Detroit Free Press from Detroit, Michigan on April 1, 1951 · Page 33
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Detroit Free Press from Detroit, Michigan · Page 33

Detroit, Michigan
Issue Date:
Sunday, April 1, 1951
Page 33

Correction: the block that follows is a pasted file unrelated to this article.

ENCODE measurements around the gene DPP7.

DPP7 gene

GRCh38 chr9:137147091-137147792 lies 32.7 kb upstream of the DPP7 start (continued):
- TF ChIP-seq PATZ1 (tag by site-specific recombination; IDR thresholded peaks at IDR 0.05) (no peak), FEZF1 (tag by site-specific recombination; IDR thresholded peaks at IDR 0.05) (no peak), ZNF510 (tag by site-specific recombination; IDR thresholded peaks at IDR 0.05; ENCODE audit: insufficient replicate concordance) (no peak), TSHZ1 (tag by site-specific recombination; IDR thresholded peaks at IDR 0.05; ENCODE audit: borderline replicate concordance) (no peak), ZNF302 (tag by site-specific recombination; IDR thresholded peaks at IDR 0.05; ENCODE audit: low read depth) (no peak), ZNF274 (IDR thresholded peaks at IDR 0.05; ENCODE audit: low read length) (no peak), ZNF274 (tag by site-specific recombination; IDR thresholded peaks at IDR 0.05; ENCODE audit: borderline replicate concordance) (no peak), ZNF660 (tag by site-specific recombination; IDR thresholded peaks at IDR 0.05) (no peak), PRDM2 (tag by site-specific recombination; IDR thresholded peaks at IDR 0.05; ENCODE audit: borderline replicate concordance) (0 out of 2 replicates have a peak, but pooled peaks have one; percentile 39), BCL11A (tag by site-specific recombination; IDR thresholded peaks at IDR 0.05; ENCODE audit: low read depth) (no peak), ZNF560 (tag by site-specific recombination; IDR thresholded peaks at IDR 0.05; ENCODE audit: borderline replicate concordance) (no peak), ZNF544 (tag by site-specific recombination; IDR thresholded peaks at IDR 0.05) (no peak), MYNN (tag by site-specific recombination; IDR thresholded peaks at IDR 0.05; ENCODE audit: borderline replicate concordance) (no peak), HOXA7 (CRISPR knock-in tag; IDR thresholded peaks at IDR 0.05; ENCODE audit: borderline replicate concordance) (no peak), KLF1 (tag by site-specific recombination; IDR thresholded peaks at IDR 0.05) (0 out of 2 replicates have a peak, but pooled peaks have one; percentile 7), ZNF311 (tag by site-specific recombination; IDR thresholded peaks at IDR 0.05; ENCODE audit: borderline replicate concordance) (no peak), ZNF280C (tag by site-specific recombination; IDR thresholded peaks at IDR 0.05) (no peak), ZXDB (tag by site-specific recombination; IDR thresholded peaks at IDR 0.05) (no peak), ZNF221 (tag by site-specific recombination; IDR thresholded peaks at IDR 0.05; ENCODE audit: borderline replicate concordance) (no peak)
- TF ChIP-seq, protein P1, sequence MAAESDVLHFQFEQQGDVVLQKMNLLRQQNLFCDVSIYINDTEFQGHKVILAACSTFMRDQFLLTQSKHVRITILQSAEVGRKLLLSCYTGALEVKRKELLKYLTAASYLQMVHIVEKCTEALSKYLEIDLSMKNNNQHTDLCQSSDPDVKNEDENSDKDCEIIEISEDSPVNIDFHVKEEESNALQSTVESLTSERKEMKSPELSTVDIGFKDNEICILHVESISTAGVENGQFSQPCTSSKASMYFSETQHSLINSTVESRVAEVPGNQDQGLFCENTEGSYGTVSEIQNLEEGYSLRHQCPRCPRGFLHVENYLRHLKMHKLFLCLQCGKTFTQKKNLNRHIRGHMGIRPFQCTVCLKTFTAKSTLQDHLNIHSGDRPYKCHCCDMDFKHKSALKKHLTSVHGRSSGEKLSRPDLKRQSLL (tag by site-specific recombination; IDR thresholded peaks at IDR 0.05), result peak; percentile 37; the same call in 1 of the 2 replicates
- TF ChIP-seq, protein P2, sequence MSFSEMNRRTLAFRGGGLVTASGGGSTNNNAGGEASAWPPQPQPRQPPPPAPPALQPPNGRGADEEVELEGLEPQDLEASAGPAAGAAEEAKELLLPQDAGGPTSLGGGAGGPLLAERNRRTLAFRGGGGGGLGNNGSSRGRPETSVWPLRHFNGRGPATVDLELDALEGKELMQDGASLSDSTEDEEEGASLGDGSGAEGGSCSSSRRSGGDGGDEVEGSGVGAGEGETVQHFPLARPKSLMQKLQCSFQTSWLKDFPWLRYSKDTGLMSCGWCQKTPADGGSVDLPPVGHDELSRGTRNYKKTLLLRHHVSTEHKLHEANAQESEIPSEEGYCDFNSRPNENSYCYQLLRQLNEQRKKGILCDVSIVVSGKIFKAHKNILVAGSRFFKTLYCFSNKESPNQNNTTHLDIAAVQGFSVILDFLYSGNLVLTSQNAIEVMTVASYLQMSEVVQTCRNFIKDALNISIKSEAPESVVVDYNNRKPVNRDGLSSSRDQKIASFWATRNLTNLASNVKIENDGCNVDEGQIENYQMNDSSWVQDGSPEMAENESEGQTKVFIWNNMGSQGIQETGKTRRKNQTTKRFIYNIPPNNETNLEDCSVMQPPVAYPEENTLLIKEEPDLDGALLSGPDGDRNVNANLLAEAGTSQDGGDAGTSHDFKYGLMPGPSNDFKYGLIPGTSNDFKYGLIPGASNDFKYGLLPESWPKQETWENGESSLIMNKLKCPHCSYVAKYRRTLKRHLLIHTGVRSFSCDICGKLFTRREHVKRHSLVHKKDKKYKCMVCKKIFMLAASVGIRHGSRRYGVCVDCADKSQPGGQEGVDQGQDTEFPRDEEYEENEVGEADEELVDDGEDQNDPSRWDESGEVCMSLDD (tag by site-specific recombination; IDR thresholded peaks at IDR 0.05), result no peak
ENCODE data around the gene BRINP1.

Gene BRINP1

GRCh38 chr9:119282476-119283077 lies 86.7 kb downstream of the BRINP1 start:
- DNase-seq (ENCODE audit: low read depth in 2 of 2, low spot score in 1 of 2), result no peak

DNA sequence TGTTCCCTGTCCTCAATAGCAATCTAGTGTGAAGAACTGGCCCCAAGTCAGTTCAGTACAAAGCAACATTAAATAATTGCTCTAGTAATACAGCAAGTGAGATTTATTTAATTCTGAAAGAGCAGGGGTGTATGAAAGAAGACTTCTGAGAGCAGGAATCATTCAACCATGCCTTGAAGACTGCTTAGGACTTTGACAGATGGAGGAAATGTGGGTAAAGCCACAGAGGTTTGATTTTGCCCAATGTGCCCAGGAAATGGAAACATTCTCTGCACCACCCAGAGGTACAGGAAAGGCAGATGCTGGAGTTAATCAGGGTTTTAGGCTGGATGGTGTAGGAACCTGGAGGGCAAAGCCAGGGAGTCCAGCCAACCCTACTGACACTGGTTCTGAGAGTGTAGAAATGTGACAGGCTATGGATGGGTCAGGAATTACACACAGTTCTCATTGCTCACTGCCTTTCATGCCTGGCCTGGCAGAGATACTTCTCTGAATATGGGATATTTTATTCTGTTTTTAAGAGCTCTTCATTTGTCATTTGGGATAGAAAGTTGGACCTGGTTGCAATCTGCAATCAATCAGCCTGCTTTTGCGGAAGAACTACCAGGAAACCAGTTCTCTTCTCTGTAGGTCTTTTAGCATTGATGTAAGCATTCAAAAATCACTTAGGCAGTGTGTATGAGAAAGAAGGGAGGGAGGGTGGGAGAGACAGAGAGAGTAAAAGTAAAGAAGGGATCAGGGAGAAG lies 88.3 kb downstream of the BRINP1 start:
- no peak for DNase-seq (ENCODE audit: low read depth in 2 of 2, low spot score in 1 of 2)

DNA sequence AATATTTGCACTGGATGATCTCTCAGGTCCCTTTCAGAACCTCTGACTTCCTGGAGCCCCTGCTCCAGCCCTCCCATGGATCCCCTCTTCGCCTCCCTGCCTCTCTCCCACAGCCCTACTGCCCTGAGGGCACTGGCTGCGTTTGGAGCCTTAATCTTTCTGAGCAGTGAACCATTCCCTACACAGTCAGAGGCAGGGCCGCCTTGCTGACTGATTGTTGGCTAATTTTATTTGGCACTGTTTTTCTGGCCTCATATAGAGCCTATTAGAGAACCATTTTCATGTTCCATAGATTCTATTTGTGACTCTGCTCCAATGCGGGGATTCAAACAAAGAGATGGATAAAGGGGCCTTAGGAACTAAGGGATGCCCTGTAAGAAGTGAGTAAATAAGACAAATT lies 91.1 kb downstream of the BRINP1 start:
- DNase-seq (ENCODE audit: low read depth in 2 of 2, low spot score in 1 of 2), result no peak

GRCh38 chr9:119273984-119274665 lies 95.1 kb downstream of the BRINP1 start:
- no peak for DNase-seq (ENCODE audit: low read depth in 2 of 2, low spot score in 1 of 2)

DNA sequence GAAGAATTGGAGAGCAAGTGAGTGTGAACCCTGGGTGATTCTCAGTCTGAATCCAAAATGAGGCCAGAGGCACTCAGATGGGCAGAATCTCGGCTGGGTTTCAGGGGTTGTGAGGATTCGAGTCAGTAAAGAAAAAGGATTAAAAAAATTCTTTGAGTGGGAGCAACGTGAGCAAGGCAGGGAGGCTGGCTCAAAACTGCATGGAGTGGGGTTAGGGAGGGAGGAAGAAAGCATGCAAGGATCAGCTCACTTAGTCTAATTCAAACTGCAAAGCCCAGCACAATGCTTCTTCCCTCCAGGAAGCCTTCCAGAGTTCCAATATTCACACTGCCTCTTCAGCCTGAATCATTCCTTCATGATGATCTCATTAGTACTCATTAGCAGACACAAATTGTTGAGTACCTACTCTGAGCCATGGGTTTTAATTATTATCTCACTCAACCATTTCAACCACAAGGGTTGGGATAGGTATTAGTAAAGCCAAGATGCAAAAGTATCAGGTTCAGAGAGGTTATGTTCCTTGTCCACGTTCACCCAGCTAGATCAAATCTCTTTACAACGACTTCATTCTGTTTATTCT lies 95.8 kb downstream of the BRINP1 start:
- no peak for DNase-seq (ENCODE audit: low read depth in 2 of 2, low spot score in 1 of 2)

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Still -Abel in at SLUG. .Howe! DARK PICTUREI! - - Ut no news w fED ROLFE KEEPS Goot CTEM.S ASiD JrJf A?f W 1 - - - - - - . . . By Frank Williams Blue Law Halts Leafs and Bruins Game Ends 1 to 1 ; Will Be Replayed TORONTO (U.R) The Maple Leafs and Boston Bruins battled to a 11 overtime tie in a Stanley Cup playoff game called at 11:45 p. m. Saturday night because of Toronto's Sunday curfew law. The game, which went one sudden-death overtime period, will be replayed. The Leafs got an early goal in a rugged first period. Bill Barilko scored it on a slap shot from the blue line at 3:47. lie appeared as surprised as anyone when it zipped through Jack Gelineau's defense, low to the left. Max Bentley set up the play by getting the draw on a faceoff, then batting the puck to Joe Klu-kay, who flipped it to Barilko. What was already a hard hitting game livened up when Cal Gardner and Bill Ezinicki went off for two minutes for roughing. A minute later, Horeck and Fleming Mackell followed with majors for fighting. 2 Sl-f ! f r 7 BUCKET dr f Muep Hockey JOHNNY PIERSON tied the game for Boston at 9:26 of the second period, beating Broda with a low shot from left wing that the Turk was slow covering. The score came while Milt Schmidt, of the Bruins, was sitting out a five-minute major penalty and Gus Mortson. of Toronto, was off fof tripping. Ed Sandford set up the tally. The game almst boiled over Into a riot shortly afterward when Pete Horeck high-sticked Tod Sloan, of the Leafs. Jim Thomson was sent off for charging when he skated into the melee, Schmidt drew his five-minute sentence for cutting Ted Kennedy over the eye with his stick early In the frame. Kennedy was penalized for roughing at the same time. BOTH TEAMS looked a little tired as they vainly tried to break their deadlock in the final period. Five penalties were handed out in the frame, two to Sandford. BOSTON TORONTO firllnrmi G Brnd M. Uuarkenlitifch Kl) Riirilko W. Ui'rkcnttuh I. Flaman rh'nirit C Kennedy KinicM K V Moan Dtimart I. W Smith Boston spares Sand ford. Hendrmon, r'Uher. I.aroe. (Trichton. Krafteherk. Kxnty, Kr)zanuwnki, Peirson. Horeck. Fer guson. Toronto spare Thomson. Morf aon. Bentley. Khikay. Meeker, Mnekell. Gardner, Junta, lenirki. Timeren, Hassard. ' MUST I'KRIOD: 1 Toronto. Barilko KliikiM-Rrntle) t, 3:17. Penalties Kla-man. Meeker. Horeck. Kzinirki, Oardner. SKION'n PF.RIOU: 1 Boston. Felr.on rSandrord-nnmart). 9:','rt. Penaltiea Kennedy. Schmidt, Barilko CM, Mortdon, Horeck. Thomson. Pelrson. Kryzannwskl. THIRD PERIOO: No srnrlnr. Penaltte. Thomson. Sandford (2), Kennedy. Barilko. FIRST OVERTIMF PFRIOO: No seor-ln. Penalties Barilko (3), Horeck. House Off to Toledo I as 7 Feel Tiger Ax BASKETBALL IN CHINA IN HAPPY RUT 3 Times Up5 3 Home Runs LOS AVGELES (U.R) Kevin (Chuck) Connors hit three home runs in three consecutive times at bat, drove in seven runs as Los Angeles smeared San Francisco, 12 to 1, in a Pacific Coast League baseball game. FIREMEN CLOSE EYES, TOO Detroitcrs Win Handball Crown CLEVELAND L e o n a r d Meldman and Paul Merlo, of De troit, won the" National YMCA Senior Handball doubles title here Saturday, defeating Sam Sauer and Alfred Zepp, of Buffalo, 21-17. West Is Best NEW YORK (U.R) The West All-Stars gave the East a 75-59 basketball lesson in the sixth an nual Herald Tribune Fresh Air Fund game at Madison Square Garden before a crowd of 10, 431. Jockey Hurt LINCOLN, England (JPy- Fif teen-year-old Lester P i g g o 1 1. widely hailed as England's best young jockey, suffered a fractured collar bone in a fall at the Lincoln race course. , Rolfe to Start Ginsberg, Still Wants Work for Bonus Catcber BY BOB LAT$HAW Free Press Staff Writer LAKELAND Frank House, the Tigers' $75,000 bonus catcher, will start the 1951 baseball season with the Toledo club in the American Association. Manager Red Rolfe, General Manager Billy Evans and Farm Director Ray Kennedy decided to lop seven rookies off the Tiger training camp roster Saturday, including the highly publicized rookie. The decision to ship House to the minors was a mild surprise. ROLFE admittedly was displeased with the work a year ago of the Veterans Bob Swift and Aaron Robinson. He was concerned with their slowness which made them easy and repeated double-play victims. Because of the desire for speed, Rolfe had indicated that he leaned to his catching youngsters, House and Joe Ginsberg. However, six weeks of drills at Lakeland obviously changed the Tiger pilot's mind. "I've made up my mind to start with Ginsberg," Rolfe said. Ginsberg worked regularly in the early weeks of the 1950 campaign, but then his hitting fell off. THAT DEFICIENCY, coupled with a question of his ability to throw up to major league standards resulted in his going to Toledo for adifional experience. He was recalled late in the campaign and saw extensive duty. Rolfe said that his decision about House was based on a belief regular work would be more beneficial to him than part-time duty with the Tigers. House was forced to stay with the Tigers last year because of the "bonus rule." That regulation no longer is on the books. f. He was optioned under a 24-hour recall clause. The others who will join the Toledo club Monday are Pitchers Dick Marlowe and Ernie Funk, both of whom were originally signed to Toledo contracts; Outfielder George Lerchen, Infielder Al Federoff and Infielder and Pitcher Ken Fremming. The latter three were released on option. Bob Simononis, a rookie lefthander, was the seventh to be released. He will join Williams-port in the Eastern League after a session with Toledo. THE SEVEN departures reduced the Tiger squad to 30 players, five over the limit the club is allowed after May 17 under baseball law. . There are still 14 pitchers, tjiree catchers, five outfielders and eight inflelders in camp. Still In camp is Billy Hoeft, the sensational rookie lefthander. He will be given further trials on the Tigers' northern trip and may make the grade. Hi will have to be signed to a Tiger contract if he stays with the club after April 16. Currently the Wisconsin fire-balller is signed to a Toledo contract. PLAYOFF STANDINGS SERIES A (Best of seveni W .1 Montreal ,2 1 DETROIT 1 2 SATURDAY'S RESULT Detroit 2, Montreal 0. TUESDAY'S GAME DETROIT at Montreal. SERIES B t (Best of seven j W L GF GA Boston 1 0 2 0 Toronto 0 10 2 SATURDAY'S RESULT Boston 1, Toronto 1 (Game railed at end of first overtime because of Sunday Curfew). SUNDAY'S GAME Toronto at Boston. Playing Red Game -, . SAN FRANCISCO (P) A Chinese Communist broadcast credited the Russians with teaching, the Chinese better, "man-to-man defenses and shocks attacks." The broadcast, heard by the Associated Press in San Francisco, was not talking about war. It was a long dissertation about a "new" fast-break brand of basketball. "Such defense and attacks were among the strong points of the Soviet players who visited China recently," the broadcast said. JUST WHERE the Russians learned the fast-break techniques of modern basketball the broadcast did not say. That would have brought up its "reactionary, counter-revolutionary" roots in Denver at a National AAU tournament some 10 years ago. Montreal Hockey-Mad, Giving $50 for 2 Ducats BY MARSHALL DANN Free Presi Staff Writer MONTREAL Hockey never is taken lightly in this Quebec metropolis at any time, but still it never was a bigger matter than it was today. Sid, Gordie Cut Montreal String, 2-0 Coal Famine Ends After 218 Minutes BY MARSHALL DANN Free Prow Staff Writer MONTREAL Saturday was Gordie Howe's 23rd birthday, and what a party the Red Wings threw! A The big present was a 2-0 shutout over the Montreal Canadiens. It finally made some sense out of this puzzling semifinal round of the Stanley Cup playoffs. After losing two in a row on home ice, the Wings slammed their way back into contention for another Stanley Cup by winning the first start here at Montreal. Game No. 4 of the best-of-seven series comes up Tuesday at the Forum. AS BEFITS a man with a birthday to celebrate, Gordie played a featured role in the festivities. He finally cracked Gerry McNeil's magic streak of goal tending for Detroit's first goal in the second period. And then he fed Sid Abel a breakaway pass for the second tally in the final stanza. Howe's goal broke a Detroit scoring famine which lasted 218 minutes and 42 seconds, or three and two-thirds games. Terry Sawchuk, who has been doing great, work in the nets in this series only to be overshadowed by McNeil, stepped back into the spotlight. The rookie Detroit netminder came up with 24 saves, and enough of them were of superior quality to make him the game's defensive star. Tt wna Terrv's first: ahut. GF GA-out m major league playoff competition. FOR 36 MINUTES the game looked like a carbon copy of the first two. The earlier ones saw McNeil stop the Wings until Rocket Richard scored winning goals in overtime. The break of the Saturday's game came midway in the second period and left Calum (Baldy) Mackay as the goat in defeat. Mackay. is the man assigned to watch Howe, but on one Detroit rush the Canadien forward skated over to his bench for relief, leaving Howe completely unguarded. Defenseman Bob Goldham, weaving up the center with the puck, spotted Howe by himself and sent a long pass which gave Gordie a clean breakaway from just inside the blue line. Howe played it cooly and smartly. He slowly cut across the goal, pulled McNeil out a couple of feet and then backhanded a soft shot into the upper corner of the net. THE SECQND goal was started by Howe, a fact seen by everyone except the official scorer. Howe intercepted Billy Reay's pass in the Detroit zone and relayed to Abel, who was in the clear. The Detroit captain fired high from 25 feet out, beating McNeil, who tried to catch the puck. There were plenty of other chances by both sides, but Sawchuk and McNeil always were ready and equal. Detroit carried a 14-3 shooting edge in the first period. The Ca nadiens outshot the Wings, 11 to 4, in the next and Detroit carried the play in the finale, 13 to 8. SAWCHUK HAD his tightest squeeze in the first period when Detroit was holding a one-man Titans an Iris Clash This h Fa 11 THE DETROIT FREE PRESS CLASSIFIED SECTION, C SUNDAY, APRIL I, 1951 fC Kell Tells LAKELAND I GUESS BALLPLAYERS can be Just as wrong on their predictions, or just as good, as anybody else. But it's hard to find one man on our squad who doesn't believe young Billy Hoeft is good enough to be a winner this summer. We know that it's a lot to ask for a kid who isn't even 19 and who has only pitched part of one season in a Class D League. But all of us were happy when Manager Red Rolfe said Hoeft would go north with us. It usually takes a young pitcher about three or four seasons in the minor leagues to get the control and the confidence that a winning pitcher in the big leagues must possess. Hoeft hasn't had the experience but all of us have been amazed at his control andhis confidence. When he's in a jam, he seldom lays that "fat" pitch in there for somebody to kill, even if he's behind the batter 2-0 or 3-1. ?, 1 HOEFT Heilmann in Detroit for Treatment Ailing Broadcaster Flown from Florida Harry Heilmann, former Tiger outfield star and the play-by-play broadcaster of Detroit's games since 1934, was brought to Ford Hospital late Saturday for additional treatment. Heilmann has been confined at Morrell Memorial Hospital, Lakeland, Fla for the last two weeks with a heart and lung ailment. THE AILING baseball broadcaster returned to Detroit in the private plane of Tiger Owner Walter O. Briggs. Free Press Sports Editor Lyall Smith accompanied Heilmann on the trip. Heilmann will remain at Ford Hospital for an indefinite period. That's confidence when , a rookie can come In with a curve or a change of pace, any kind of pitch to keep the batter off balance. "Hoeft is not real fast but veteran pitchers like Diz Trout and Freddie Hutchinson insist that he'll pick up speed as he goes along. Always Cool Under Fire THE BATTERS all know that his fast ball takes off. He can make it sail right or left and his excellent control takes care of the rest. His curve is a good spinner but the best part of it is the way he stays cool out there even when the going gets rough. Some fellows on the club insist he's good enough right now to step in there on opening day. But that is actually just their way of stating that they think he s real gooa. Another young rookie we all think a lot of is Second Baseman Al Federoff. This kid really is a cat out there on defense. He has a good pair of hands, a great arm and he really can run. ' I guess they'll send him down to Toledo this year so he can play regularly. But unless something happens, be looks like a cinch to be at Briggs Stadium before too many more years. Like I said at the start of this column, ball players can be wrong on their predic- " tions just like anyone else. But I don't think I've ever heard a whole team be as high on any two young rookies as we all are on Hoeft and Federoff. Billy is scheduled to pitch Sunday against the Boston Red Sox. That will be his biggest test. But if he throws like he has been throwing, he'll cause them a lot of trouble. He's that good. i It Grid Battle Set Oct. 5 in Detroit ItWillBeU-D,s2nd Shot at Notre Dame BY TOMMY DEVINE ; Notre Dame, long one of the nation's top gridiron powers and annually the greatest gate attraction in intercollegiate football, will play the University of Detroit next fall. Negotiations were completed Saturday for Notre Dame to oppose the Titans in Detroit Friday night, Oct. 5. The playing site depends upon the outcome of the baseball race in the American League. If the Tigers are not in the World Series, the big grid game will be staged at Briggs Stadium. I- the event Detroit wins the pennant, U-D Stadium will be the scene of the football game. ' THE CONTEST will be the City's .top-' football attraction of the year and part of the star-studded sports program being arranged for the 250th anniver sary celebration. Negotiations for the game ' were started last January by Lloyd Brazil, chairman of the U-D athletic board, and Edward (Moose) Krause, Notre Dame athletic director. After the appointment of Earl (Dutch) Clark as Titan athletic director, he joined Brazil in completing the arrangements. The game will mark the second meeting of Detroit and Notre Dame. The only previous battle between the two was in 1927 when the Irish took a 20-0 verdict. The great Knute Rockne and Gus Dorais, who had been teammates at Notre Dame, were the opposing coaches in that meeting. BRAZIL, ONE OF the greatest' all-around athletes in Detroit his tory, was a sophomore halfback on the 1927 combine. "I was one of five sophomores in the starting line-up that season," Brazil recalls, "and we really had a rough baptism in collegiate football. "In our opening game we . played Army and lost, 6 to d. Then came the contest with Notre Dame." FEDEROFF edge. Twice Richard stole the puck Tyrr it At rnn CTTTW A RT to zoom in alone, but Sawchuk I 1 OJ J1L'y uu foiled him both times at the goal mouth. After that Richard offered no threat. McNeil retained enough of his magic to stop at least a half dozen other shots which could have been goals. The delirious, ever-rabid Cana dien fans have gone completely hockey-mad "madder than at any time in the history of hockey here," according to veteran writer Elmer Ferguson. The underdog Habitants, victors m the first two games of the series in Detroit, touched off an unparalleled ticket scramble. Some 1,000 seats and 3,000 standing room ducats went on sale Saturday morning to fans who had stood in the rain all night for the chance to buy them. BY MID-AFTERNOON, a pair of seats was worth $50 on the scalpers market and there were more buyers than sellers even at that price. The actual attendance was close to 15,400, although the announced crowd was several hundred smaller. Fire marshals closed their eyes to allow the local supporters to watch their great upsetters in action. The 14,417 fans here ended up by giving their biggest cheer before play started. That was the ovation tendered Rocket Richard when he stepped out on the ice to warm up. ' ... There were about 20 Detroit boosters on hand. They included eight members of the For'Em Club, a Red Wing fan group which made an all-night 15-hour drive to attend Saturday's contest. DETBOIT Sawchuk Urine Kelly Abel How Lindsay G Rl) LD C R W L W MONTREAL McNeil . Johnson Bouchard MoMlell Currv Mackay Detroit gpareg Cioldham. ftee. Peters. Stewart, gkov, Pavelirh, McFadden, Pristal. Couture, I'ronovost, Weit, Glover. Montreal spares Harvey, GenfMnn. Harmon, Richard, McNabney, Reay, Olm-tead. Lach. Dawes. Kaiser. Meger, Mae-Fherson. Dussault, Masnick. FIRST PERIOD: No senrlnr. Penalties Harvey. Mosdell, McFadden. , SECOND PERIOD: 1 Detroit. Howe (Goldhar), 16:23. No penalties. THIRD PERIOD: 2 Detroit. 13:45. No penalties. Abel. Ex-Catcher for Giants Dies BUFFALO (jP) A. Leal Bib-bins, a farm seed expert who once caught for the New York Giants, died after a long illness. He was 59. A native of Moscow, Mich., Bibbins put in a couple of seasons as a catcher for the Giants after graduation from Michigan State College in 1915. Texan Blossoms Out as Azalea Open Leader WILMINGTON, N. C. (ff) Earl Stewart, Jr., a 29-year-old Texas redhead, burned up the Cape Fear Country Club course with a blazing 33-32 65 to zoom into the third-round lead of the $10,000 Azalea Open golf tournament. with a 208 total ne is one stroxe Wilt Edged by Gehrmanii BUFFALO, N. Y. (IP) Don Gehrmann burst past Fred Wilt in the last half lap to win the Invitation Mile at the Niagara District AAU games in the relatively, slow time of 4:09.1. No Gay Blades ST. PETERSBURG. Fla. (U.R) Coach Ray Blades, of the St Louis Cardinals, was ordered to St Louis for possible surgery on an ailing left knee. IT'S BACK FOR ATHLETES Southern Hospitality BIRMINGHAM, Ala. (JF) The old and controversial policy of giving a student room and board, plus a completely free college education if he's a good athlete, was voted back into the Southeastern Conference. Athletic scholarships provide for tuition, fees, books, room, board, medical attention, laundry and dry cleaning. Grants-in-aid, which went out in 1948 when the sanity code was introduced, gave all that, plus $10 per month spending money ahead of Lloyd Mangrum, Chicago veteran whose 68 gave him 209 going into Sunday's last round. In third place at 210 after a 71 Saturday is Tommy Bojt, a Texan who registers from Durham, N. C. He is one stroke ahead of Art Doering, Richmond, Va., and Jim Turnesa, Briarcliff, N. Y.. who both had 70 for 211. . i . . IN SIXTH PLACE 'at 212, four! strokes behind Stewart are Marty Furgol, of Long Beach, Calif.; Ed Furgol, of Detroit, no relation to Marty, and Otto Greiner, of Baltimore. Marty, who started the round tied for the lead at 139 with Bolt, had a 73. Greiner whizzed around in 66. Stewart, who 10 years ago won the National Intercollegiate title while playing for Louisiana State -University, missed by one stroke the competitive record for the 6,652-yard course. A sizzling putter gave him seven birdies and 11 pars. v A -pro since January of last yeajr, Stewart has followed the cir cuit all winter. His best" effort was a tie for fourth, worth 700, at Greensboro last Monday. He started the round in a tie for 11th place, four strokes from the lead, after rounds of 70 and 73 Playing on that 1927 Titan team with Brazil were Tom Connell at the other halfback spot, Mel Ma-loney at fullback and the late Wes Vachon at quarter. THE LINE featured the 350- pound Ring Lardner at center. Gus Ruhn and Billy O'Halloran were the guards, Harvey Long and John (Sod) Ryan the tackles and Bennie Phelan and Nat Goodnow the ends. Notre Dame's powerhouse fea tured such brilliants as Christy Flanagan, the late Jack Chevigny, who died as a Marine hero during World War H, and Jack Cannon. AFTER THE LOSS to Notre Dame in '27, Detroit started one of the greatest winning streaks in Titan grid history. The streak ran from Oct. 15, 1927, to Nov. 23. 1929, and stretched through 22 consecutive games. Only a 6-6 tie with' Marquette blotted the skein. Oregon State finally snapped the 'string when it won, 14 to 7. While the game with Notre Dame is on a one-year contract Brazil is hopeful it may lead to continued football relations. "Under our new program we definitely hope to schedule two or three of the big name schools each season," Brazil said. "Naturally, we would like to arrange additional games with Notre Dame if possible. ; The Detroit game goes into a spot that originally was an open, date on the Notre Dame schedule.-The Irish open Sept 20 with Indi- i ana, then meet the Titans and follow with a contest against Southern Methodist NOTRE DAME'S appearance in Detroit will be the first of two games the Irish have against state opponents. Notre Dame is booked for Nov. 10 against Michigan State at East Lansing. This will be the third straight meeting of the Spartans aid the Irish. Notre Dame had its poorest . record In 17 seasons last year when It won four, lost four and, tied one. The letdown followed a-streak of 39 consecutive unbeaten games without defeat for the Irish. Detroit won six, lost three and tied one last year. NFL Tackle Weds PHILADELPHIA (JP) Tackle' John Sandusky of the National Football League Cleveland Browns and Ruth McClain were married at a nuptial mass in Holy Child Catholic Church. la"eh,sM